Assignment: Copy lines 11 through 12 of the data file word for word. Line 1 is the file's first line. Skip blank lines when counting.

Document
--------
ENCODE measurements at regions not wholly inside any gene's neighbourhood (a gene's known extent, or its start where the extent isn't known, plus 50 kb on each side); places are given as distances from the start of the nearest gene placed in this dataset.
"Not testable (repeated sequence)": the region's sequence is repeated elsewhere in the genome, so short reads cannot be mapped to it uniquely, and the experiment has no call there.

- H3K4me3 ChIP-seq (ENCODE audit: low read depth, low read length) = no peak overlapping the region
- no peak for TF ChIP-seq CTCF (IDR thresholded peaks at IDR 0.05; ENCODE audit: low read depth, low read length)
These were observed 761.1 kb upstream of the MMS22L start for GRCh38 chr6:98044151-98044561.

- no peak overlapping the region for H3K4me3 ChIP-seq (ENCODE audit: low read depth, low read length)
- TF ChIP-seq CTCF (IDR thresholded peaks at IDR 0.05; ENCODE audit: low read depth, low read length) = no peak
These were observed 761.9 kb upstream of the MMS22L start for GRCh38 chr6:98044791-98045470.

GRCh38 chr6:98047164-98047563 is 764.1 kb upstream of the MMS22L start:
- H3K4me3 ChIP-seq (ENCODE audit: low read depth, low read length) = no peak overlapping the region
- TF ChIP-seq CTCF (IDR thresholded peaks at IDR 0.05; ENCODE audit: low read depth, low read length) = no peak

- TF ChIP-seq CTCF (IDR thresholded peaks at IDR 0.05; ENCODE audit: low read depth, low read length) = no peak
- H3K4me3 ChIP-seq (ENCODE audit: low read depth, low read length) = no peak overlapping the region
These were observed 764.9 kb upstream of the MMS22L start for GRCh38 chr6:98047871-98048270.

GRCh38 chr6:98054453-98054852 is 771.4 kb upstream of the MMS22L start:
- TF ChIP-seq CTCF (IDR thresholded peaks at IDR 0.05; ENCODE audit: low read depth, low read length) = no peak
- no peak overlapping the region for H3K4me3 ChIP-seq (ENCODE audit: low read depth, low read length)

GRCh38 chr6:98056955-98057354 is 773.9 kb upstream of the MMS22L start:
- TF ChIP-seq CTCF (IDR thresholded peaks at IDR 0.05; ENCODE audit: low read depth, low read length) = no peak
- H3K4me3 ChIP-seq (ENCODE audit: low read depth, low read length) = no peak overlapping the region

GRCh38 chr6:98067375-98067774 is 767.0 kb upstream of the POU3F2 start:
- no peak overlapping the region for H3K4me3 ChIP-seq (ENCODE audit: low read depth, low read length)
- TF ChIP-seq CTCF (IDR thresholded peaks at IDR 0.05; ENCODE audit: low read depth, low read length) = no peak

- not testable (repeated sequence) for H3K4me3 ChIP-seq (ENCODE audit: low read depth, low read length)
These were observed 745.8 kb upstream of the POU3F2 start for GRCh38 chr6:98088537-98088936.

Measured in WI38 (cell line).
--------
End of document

- TF ChIP-seq CTCF (IDR thresholded peaks at IDR 0.05; ENCODE audit: low read depth, low read length) = no peak

- TF ChIP-seq CTCF (IDR thresholded peaks at IDR 0.05; ENCODE audit: low read depth, low read length) = no peak